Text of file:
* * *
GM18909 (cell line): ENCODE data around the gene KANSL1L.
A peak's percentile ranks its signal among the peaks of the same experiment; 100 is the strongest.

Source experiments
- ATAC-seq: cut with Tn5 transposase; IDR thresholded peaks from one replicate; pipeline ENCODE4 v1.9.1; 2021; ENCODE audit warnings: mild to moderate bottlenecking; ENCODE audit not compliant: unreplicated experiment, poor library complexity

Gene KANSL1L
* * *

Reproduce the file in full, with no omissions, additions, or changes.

GM18909 (cell line): ENCODE data around the gene KANSL1L.
A peak's percentile ranks its signal among the peaks of the same experiment; 100 is the strongest.

Source experiments
- ATAC-seq: cut with Tn5 transposase; IDR thresholded peaks from one replicate; pipeline ENCODE4 v1.9.1; 2021; ENCODE audit warnings: mild to moderate bottlenecking; ENCODE audit not compliant: unreplicated experiment, poor library complexity

Gene KANSL1L